Other compensation may include educational assistance, non-production cash bonuses, and medical reimbursement accounts.
Small- and medium-sized businesses may find that offering other types of compensation can offset an inability to provide big pay increases, making the prospect of joining a company or continuing employment more attractive.
The Fair Labor Standards Act does not address other compensation; these benefits are often decided between the employer and the employee while hiring, and may be altered during the course of employment.
A non-production cash pay bonus is a popular example of other compensation. These bonuses can be offered to employees when they meet certain fixed thresholds. Such benefits not only make the prospect of joining or staying with a firm more attractive for employees, but also motivate them to give their best. This benefits the company by boosting revenue and ensuring high retention rates.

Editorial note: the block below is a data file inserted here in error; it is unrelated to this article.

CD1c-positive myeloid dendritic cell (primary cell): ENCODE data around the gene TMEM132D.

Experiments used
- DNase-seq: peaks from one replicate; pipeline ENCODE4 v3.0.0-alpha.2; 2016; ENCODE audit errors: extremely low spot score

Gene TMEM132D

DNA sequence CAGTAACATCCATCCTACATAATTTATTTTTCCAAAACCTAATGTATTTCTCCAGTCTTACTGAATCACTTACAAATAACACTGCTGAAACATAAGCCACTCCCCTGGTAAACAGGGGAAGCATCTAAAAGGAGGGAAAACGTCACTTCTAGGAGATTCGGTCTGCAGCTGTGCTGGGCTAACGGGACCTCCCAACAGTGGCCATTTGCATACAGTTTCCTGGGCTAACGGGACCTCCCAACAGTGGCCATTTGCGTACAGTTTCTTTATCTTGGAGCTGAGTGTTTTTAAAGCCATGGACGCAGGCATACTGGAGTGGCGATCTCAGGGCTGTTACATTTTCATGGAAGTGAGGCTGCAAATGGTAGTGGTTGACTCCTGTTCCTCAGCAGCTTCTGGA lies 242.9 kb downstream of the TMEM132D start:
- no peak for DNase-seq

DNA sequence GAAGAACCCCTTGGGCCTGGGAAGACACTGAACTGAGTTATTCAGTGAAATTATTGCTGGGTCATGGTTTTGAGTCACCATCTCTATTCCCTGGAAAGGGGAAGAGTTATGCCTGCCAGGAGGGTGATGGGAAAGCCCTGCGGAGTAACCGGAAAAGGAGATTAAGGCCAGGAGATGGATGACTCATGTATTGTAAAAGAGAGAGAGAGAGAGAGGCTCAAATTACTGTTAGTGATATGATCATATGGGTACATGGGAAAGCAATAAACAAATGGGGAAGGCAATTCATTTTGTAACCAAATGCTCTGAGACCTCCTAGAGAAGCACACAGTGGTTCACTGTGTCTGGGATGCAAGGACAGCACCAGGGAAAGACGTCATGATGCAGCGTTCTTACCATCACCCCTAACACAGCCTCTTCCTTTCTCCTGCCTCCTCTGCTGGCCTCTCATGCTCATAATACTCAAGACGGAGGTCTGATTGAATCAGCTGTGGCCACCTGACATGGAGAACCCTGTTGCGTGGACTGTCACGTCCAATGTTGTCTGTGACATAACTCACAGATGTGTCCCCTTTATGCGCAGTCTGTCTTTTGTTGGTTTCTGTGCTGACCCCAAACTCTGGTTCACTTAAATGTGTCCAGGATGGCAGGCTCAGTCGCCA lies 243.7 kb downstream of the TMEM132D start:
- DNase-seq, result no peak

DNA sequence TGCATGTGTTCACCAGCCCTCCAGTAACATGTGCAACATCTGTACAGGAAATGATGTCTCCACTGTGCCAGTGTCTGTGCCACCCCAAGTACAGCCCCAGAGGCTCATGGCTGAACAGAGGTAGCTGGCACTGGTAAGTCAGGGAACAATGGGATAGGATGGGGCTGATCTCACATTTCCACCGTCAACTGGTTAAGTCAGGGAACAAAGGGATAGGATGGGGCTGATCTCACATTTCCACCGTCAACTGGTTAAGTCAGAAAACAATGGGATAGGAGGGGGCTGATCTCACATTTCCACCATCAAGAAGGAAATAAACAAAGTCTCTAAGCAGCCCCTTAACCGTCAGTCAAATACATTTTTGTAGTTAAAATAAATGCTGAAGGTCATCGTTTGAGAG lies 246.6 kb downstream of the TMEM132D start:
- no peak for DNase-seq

Educational assistance is also included under the category of other compensation. Employers can encourage their employee’s potential by offering non-taxable tuition reimbursement. Here the employers are betting that the productivity of their employees will grow with higher education. Offering other compensation can be an effective method of retaining talented professionals, as they are likely to recognize the benefits of educational assistance and stay with the company at least for the duration of the contract.
For more information on other compensation, refer to the W-2 instructions for Box 1.